Located in the Dutch province of North Brabant, this castle – whose origin dates back to the 11th century – has played a crucial role in the history of the Netherlands. In the very early 17th century, Prince Maurits tried to take possession of the castle twice, without success.
His half-brother Frederick Henry finally succeeded in 1629.
In 1672, Louis XIV stayed at the castle during his campaign against the Dutch Republic.
At the end of the 18th century, General Pichegru (a French general under the command of Napoleon) used the castle as his headquarters. In 1835, André Baron van den Bogaerde van Terbrugge (governor of North Brabant) bought the castle (which had fallen into ruin) and started large-scale reconstruction work. He had the “iron tower” built to house his sons and his growing collection of art and curiosities.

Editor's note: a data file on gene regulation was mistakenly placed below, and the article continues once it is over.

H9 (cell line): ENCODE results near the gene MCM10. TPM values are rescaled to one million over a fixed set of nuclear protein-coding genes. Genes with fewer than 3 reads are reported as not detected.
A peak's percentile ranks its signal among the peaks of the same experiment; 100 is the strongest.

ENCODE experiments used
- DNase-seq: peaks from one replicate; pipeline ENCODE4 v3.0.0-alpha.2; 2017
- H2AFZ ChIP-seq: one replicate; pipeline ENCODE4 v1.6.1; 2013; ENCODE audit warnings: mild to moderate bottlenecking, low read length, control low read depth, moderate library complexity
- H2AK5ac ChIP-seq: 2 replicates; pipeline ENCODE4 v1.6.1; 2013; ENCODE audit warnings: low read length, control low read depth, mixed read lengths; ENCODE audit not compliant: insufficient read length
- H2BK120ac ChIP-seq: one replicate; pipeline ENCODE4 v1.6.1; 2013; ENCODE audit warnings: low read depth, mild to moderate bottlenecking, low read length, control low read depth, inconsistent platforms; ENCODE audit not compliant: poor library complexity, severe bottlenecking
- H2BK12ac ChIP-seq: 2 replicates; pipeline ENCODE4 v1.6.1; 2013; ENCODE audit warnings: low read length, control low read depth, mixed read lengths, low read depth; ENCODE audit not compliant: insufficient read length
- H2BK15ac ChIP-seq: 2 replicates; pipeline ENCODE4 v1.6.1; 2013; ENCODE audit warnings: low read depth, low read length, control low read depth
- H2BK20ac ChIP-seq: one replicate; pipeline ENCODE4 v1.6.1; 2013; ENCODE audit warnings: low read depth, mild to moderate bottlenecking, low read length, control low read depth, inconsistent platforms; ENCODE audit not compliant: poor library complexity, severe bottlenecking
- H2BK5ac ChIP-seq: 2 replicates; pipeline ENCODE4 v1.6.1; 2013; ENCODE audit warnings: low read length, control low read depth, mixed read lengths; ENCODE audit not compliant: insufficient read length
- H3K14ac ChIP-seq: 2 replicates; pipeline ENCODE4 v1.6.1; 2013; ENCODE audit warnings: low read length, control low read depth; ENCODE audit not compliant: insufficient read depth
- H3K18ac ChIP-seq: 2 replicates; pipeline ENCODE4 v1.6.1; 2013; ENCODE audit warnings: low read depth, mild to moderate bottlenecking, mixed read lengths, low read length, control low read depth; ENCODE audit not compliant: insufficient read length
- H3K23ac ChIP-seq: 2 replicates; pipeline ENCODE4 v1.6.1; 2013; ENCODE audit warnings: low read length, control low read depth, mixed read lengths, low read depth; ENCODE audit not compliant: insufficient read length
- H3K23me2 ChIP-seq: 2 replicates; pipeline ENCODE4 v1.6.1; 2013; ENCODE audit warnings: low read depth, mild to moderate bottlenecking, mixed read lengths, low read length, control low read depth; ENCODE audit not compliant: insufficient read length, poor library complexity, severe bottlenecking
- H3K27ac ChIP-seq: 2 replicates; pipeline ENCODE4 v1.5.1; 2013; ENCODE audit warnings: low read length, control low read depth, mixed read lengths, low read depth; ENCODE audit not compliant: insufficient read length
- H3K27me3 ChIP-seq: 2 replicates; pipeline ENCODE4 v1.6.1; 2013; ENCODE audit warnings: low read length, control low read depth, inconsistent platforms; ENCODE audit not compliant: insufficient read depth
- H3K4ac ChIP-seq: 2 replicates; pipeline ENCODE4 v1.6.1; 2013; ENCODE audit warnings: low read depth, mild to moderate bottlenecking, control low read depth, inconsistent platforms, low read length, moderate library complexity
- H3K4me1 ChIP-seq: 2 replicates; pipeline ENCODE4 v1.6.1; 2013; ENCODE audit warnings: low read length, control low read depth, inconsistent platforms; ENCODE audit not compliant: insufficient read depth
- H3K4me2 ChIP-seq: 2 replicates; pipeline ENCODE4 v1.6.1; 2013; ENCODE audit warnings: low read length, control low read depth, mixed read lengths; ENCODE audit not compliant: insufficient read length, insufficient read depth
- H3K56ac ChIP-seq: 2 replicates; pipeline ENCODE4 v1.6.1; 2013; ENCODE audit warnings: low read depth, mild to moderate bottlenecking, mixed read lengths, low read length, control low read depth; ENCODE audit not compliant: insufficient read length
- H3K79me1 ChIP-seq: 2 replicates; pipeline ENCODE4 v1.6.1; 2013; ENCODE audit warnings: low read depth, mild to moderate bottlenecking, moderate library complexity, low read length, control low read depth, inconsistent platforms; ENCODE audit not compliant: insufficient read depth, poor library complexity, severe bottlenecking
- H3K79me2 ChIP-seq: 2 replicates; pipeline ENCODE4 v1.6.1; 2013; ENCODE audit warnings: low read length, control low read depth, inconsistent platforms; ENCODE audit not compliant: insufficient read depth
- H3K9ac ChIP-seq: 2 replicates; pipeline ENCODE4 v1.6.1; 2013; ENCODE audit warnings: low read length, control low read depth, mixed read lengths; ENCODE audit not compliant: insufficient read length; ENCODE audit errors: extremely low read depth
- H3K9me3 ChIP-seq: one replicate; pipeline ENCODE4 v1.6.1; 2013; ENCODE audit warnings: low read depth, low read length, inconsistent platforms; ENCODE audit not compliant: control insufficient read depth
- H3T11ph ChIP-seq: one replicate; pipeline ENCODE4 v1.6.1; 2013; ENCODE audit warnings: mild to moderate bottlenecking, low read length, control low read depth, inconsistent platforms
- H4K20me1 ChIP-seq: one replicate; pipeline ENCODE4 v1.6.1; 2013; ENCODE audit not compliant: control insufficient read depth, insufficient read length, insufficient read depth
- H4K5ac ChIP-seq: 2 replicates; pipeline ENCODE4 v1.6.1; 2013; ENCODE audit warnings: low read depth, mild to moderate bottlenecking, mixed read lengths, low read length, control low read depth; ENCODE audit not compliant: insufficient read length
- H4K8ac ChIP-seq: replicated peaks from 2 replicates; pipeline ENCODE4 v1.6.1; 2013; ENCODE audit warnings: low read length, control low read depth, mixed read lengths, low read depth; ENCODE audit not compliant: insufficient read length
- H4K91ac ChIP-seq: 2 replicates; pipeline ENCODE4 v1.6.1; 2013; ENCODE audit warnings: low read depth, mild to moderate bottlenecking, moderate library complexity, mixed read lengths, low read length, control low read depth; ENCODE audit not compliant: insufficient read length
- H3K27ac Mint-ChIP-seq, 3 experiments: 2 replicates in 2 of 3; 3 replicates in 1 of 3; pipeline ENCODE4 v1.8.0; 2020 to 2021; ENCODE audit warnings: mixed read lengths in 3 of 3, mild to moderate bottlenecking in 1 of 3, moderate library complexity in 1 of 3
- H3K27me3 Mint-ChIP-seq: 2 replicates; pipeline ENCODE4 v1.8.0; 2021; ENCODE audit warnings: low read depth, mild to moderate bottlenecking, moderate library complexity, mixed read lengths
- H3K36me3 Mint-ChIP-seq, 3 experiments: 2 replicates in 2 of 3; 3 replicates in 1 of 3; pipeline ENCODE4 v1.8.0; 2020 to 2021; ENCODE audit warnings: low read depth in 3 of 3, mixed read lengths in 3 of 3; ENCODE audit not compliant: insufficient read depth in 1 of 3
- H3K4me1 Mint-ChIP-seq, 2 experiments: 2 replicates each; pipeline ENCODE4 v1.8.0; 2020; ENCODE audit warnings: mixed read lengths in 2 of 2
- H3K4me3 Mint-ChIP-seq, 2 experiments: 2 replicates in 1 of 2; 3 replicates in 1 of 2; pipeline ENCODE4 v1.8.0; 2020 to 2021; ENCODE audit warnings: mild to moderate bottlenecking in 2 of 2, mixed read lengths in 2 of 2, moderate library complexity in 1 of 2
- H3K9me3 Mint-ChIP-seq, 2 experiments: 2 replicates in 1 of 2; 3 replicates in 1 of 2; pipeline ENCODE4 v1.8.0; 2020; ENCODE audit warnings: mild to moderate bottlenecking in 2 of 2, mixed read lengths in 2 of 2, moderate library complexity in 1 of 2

Long after the baron’s death (1855), between 1897 and 1903, the “Van den Bogaerde Collection” was sold at numerous sensational auctions. The countless weapons, armour, paintings, furniture, sculptures, porcelain, earthenware, silverware, forging, several thousand bottles of wine, thousands of cigars, … almost all the masterpieces of the castle are scattered all over the world.
Heeswijk Castle now houses a museum that highlights the life and traditions of the mid-nineteenth century.
After a recent restoration (2005) guided tours of the castle are offered.